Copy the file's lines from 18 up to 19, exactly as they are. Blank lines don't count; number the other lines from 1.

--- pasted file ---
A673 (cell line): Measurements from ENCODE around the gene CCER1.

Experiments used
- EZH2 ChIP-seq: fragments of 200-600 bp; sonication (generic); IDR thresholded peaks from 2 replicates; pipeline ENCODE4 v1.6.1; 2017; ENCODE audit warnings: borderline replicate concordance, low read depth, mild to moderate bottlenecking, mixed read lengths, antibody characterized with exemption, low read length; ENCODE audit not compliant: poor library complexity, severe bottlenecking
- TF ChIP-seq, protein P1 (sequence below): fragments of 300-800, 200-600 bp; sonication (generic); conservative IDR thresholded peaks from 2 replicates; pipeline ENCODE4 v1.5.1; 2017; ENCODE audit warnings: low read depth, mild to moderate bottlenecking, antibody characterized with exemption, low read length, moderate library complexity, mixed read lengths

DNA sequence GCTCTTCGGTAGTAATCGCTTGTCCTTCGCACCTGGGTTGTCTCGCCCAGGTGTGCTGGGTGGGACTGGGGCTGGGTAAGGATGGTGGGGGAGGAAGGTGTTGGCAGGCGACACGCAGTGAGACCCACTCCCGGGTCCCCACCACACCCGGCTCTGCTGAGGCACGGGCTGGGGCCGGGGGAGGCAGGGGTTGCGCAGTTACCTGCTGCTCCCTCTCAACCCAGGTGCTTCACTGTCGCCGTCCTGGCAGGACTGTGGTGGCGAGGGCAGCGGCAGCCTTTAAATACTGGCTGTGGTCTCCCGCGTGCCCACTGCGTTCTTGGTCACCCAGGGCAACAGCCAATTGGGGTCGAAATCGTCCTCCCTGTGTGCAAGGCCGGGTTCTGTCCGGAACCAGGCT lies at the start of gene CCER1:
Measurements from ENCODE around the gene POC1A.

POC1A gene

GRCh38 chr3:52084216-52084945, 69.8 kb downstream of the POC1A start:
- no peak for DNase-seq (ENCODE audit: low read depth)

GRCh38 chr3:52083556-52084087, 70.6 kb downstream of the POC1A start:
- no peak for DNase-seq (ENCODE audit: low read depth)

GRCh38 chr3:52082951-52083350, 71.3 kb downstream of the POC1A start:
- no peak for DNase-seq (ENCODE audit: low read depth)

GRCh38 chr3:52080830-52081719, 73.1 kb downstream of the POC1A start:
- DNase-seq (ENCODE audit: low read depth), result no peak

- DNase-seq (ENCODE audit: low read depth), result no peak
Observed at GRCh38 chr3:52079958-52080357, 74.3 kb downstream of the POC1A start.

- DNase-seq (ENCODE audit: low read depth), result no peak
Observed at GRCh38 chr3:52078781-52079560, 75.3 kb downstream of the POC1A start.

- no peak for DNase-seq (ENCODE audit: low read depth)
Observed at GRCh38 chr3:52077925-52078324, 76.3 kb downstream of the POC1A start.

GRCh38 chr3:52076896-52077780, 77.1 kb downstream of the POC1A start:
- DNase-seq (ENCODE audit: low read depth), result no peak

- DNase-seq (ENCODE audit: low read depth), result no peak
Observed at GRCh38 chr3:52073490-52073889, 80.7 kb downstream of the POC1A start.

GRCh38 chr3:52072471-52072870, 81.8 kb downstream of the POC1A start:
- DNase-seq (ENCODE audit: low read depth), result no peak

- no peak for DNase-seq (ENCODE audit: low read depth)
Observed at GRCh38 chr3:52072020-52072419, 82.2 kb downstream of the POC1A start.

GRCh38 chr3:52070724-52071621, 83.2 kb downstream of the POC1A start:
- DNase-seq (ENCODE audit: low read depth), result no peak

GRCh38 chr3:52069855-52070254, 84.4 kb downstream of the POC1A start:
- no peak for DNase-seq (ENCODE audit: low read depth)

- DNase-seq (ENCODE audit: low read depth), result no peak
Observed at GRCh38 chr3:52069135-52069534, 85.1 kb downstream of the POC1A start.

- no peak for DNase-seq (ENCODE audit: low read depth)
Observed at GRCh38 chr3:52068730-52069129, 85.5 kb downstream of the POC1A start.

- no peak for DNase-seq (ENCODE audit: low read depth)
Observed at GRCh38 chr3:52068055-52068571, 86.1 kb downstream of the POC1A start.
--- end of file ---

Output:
- DNase-seq (ENCODE audit: low read depth), result no peak
Observed at GRCh38 chr3:52078781-52079560, 75.3 kb downstream of the POC1A start.